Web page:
The state implemented the solar tax credit in 2006, but in 2015 Gov. Susana Martinez pocket-vetoed a measure that would have extended it to 2024.
(TNS) — New Mexico is expected to hit the $3 million solar tax credit limit for 2016 as early as Wednesday, six months before the end of the year when the credit is due to expire, according to the state’s Energy Conservation and Management Division.
There is $195,910 left to fund the credit, but officials have predicted that money will be gone by midweek because of the high volume of pending applications.
The state solar tax credit pays as much as 10 percent (up to $9,000) for solar photovoltaic or solar thermal systems operational after Jan. 1, 2009.
The state implemented the solar tax credit in 2006, but in 2015 Gov. Susana Martinez pocket-vetoed a measure that would have extended the credit to 2024. Similar legislation that would have extended the credit to 2019 died in a committee in the last legislative session, despite bipartisan support.
The extension would have allocated $5 million annually for residents who install solar systems at their home or business.
The average tax credit approved this year is $2,709, according to the division’s statistics, updated on Friday.
Homeowners and businesses that install solar can also benefit from a federal tax credit of 30 percent. Congress extended the credit, due to expire this year, to 2019.
The end of the state solar tax credit could have a negative effect on the job market, according to some solar advocates and industry watchers.
Sen. Mimi Stewart, D-Albuquerque, who co-sponsored legislation to extend the credit in 2015 and again this year with Rep. Sarah Maestas Barnes, R-Albuquerque, said on Monday she was not surprised the money for the tax credit to install photovoltaic systems will run out soon because it’s a popular program.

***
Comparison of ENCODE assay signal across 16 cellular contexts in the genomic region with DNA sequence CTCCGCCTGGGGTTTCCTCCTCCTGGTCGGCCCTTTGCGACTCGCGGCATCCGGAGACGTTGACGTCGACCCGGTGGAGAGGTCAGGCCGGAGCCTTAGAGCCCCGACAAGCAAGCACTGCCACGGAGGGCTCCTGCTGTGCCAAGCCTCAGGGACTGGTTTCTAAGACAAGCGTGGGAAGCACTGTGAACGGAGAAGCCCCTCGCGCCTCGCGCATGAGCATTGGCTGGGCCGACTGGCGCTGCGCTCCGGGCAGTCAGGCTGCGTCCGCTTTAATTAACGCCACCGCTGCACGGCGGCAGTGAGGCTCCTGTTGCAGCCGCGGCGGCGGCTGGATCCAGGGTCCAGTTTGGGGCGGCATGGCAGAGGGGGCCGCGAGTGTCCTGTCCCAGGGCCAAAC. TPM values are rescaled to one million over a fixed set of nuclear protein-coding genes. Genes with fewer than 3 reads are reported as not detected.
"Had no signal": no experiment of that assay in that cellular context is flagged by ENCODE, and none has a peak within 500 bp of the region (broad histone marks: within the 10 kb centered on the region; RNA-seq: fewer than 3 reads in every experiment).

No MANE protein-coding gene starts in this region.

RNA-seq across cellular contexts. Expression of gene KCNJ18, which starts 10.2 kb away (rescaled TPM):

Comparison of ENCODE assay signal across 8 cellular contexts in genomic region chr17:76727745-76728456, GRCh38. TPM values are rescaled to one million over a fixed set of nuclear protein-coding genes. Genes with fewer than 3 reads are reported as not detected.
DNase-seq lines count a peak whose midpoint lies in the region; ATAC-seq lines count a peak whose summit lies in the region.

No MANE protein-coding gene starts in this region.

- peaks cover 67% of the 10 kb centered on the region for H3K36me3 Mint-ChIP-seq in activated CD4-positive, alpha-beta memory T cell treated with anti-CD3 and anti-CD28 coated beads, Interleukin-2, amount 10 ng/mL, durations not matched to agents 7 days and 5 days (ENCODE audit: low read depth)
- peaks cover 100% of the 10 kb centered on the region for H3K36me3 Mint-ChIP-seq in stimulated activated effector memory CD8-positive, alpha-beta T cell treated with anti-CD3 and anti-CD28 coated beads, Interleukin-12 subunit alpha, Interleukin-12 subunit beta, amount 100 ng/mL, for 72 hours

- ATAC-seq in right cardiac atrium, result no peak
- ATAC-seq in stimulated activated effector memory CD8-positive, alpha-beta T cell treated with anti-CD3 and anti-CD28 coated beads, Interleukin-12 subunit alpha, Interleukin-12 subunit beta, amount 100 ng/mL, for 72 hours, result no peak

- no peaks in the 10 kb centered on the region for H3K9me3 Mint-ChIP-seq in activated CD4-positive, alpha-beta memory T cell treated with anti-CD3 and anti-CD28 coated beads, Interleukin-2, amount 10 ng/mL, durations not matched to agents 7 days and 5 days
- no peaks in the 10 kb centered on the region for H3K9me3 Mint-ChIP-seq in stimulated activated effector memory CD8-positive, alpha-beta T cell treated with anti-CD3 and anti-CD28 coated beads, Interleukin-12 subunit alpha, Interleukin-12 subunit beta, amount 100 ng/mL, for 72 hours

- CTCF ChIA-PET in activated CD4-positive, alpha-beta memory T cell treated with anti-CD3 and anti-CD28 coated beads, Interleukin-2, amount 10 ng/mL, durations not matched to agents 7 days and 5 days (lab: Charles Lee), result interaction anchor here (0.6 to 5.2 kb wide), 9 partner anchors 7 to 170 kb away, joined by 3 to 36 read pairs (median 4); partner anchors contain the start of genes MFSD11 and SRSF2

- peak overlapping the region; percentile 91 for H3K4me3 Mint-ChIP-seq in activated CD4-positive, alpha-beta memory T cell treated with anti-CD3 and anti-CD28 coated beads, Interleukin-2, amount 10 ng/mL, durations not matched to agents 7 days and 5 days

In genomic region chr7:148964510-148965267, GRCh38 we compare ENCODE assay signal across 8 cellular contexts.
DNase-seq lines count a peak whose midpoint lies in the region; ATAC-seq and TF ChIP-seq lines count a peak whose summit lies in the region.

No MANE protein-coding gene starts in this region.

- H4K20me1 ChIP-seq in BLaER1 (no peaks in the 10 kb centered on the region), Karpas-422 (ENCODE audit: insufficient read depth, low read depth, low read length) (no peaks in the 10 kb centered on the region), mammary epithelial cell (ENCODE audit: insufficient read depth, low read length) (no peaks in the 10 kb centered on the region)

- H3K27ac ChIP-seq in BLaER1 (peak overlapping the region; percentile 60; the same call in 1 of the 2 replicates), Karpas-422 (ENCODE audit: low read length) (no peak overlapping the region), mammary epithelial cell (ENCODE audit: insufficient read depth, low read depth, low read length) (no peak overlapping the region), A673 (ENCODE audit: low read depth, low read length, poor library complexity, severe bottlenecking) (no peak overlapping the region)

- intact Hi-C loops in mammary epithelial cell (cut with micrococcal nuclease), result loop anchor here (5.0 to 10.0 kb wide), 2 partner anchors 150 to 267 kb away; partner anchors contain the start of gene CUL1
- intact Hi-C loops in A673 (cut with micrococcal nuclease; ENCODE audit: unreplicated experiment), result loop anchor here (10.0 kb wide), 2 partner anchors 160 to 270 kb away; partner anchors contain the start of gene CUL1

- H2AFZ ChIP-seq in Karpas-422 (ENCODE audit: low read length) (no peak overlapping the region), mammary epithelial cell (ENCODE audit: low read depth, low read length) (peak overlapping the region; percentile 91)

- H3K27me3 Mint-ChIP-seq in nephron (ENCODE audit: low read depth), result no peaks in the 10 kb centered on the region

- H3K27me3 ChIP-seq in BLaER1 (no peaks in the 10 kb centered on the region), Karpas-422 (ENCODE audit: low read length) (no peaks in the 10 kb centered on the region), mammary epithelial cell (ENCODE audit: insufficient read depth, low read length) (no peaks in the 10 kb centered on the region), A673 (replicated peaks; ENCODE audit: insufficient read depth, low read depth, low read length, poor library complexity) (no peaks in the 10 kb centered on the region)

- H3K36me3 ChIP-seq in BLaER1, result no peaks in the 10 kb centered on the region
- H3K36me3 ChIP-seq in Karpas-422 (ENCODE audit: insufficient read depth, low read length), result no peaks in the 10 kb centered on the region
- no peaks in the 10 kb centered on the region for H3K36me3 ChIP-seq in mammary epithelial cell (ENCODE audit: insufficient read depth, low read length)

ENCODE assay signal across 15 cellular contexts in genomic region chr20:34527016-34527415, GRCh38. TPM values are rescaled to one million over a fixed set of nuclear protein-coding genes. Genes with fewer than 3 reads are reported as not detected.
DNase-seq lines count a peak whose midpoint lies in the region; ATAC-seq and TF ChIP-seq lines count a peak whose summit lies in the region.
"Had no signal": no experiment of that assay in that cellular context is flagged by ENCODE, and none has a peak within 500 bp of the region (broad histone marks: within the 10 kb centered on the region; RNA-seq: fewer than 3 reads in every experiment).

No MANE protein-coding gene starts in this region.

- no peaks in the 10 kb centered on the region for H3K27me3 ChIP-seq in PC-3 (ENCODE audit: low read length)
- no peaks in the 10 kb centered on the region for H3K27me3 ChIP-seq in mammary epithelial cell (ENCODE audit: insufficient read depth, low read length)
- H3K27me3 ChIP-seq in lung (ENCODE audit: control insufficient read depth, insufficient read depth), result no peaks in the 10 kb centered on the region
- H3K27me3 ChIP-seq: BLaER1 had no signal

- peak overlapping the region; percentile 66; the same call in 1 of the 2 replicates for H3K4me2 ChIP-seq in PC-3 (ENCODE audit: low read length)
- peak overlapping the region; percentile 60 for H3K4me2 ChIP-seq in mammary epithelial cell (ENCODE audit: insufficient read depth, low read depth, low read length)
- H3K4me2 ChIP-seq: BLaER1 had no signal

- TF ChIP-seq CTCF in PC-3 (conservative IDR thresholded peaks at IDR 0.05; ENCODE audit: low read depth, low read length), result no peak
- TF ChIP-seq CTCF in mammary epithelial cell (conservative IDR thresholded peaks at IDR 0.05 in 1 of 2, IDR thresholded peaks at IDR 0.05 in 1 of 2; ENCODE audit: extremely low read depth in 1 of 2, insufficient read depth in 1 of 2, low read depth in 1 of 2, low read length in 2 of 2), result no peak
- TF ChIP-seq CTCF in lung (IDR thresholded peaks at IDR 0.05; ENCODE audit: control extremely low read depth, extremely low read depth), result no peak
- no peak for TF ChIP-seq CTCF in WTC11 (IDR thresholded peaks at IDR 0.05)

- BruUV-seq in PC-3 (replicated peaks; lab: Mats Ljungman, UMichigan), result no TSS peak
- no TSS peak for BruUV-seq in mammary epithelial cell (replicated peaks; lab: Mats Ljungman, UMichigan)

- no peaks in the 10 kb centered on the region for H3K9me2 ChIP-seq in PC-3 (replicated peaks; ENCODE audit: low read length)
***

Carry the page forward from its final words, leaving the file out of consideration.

“We have had such a job growth in the industry because we have offered a state tax credit to go along with the federal tax credit,” she said
But now she says that without the state credit the solar job market “will slow down.”
Stewart said that in the next legislative session she plans to introduce legislation that would bring it back. But Republicans say the state tax credit doesn’t have that much impact on the industry because consumers can still take advantage of the federal credit.
Rep. James R.J. Strickler, R-Farmington, who voted against the 2016 bill, said he doesn’t believe that solar jobs will be lost. It’s not true, he said, “that a 10 percent tax credit will either make or break solar companies.”
He added that if the federal government can afford the higher 30 percent tax credit then “we should let the federal government take care of it.” But he acknowledged that “if the federal government didn’t renew their tax credit then I can see how it would be a problem.”
Strickler said the state needs to focus on the budget shortfall related to the drop in oil and gas revenues this year and the solar tax credit was a necessary sacrifice.
A study released earlier this year by North Carolina State University’s Clean Energy Technology Center, which tracks state incentives for renewable energy and energy efficiency, found “considerable uncertainty and volatility” in state policies, even as the industry is growing in different parts of the country.
In New Mexico, there currently are about 2,000 people employed in the solar industry, according to a report released earlier this year by the State Solar Job Census, a national nonprofit organization that researches solar energy and the industry.
While annual job growth in New Mexico is just 0.9 percent, solar employment growth is expected to reach 12.4 percent in 2016, just under the projected national rate of 14.7 percent.
According to the state’s Energy Conservation and Management Division, more than $140 million was invested in home and business solar systems in New Mexico from 2008-14 and $13.8 million in tax credits was issued by the state.
©2016 The Santa Fe New Mexican (Santa Fe, N.M.) Distributed by Tribune Content Agency, LLC.
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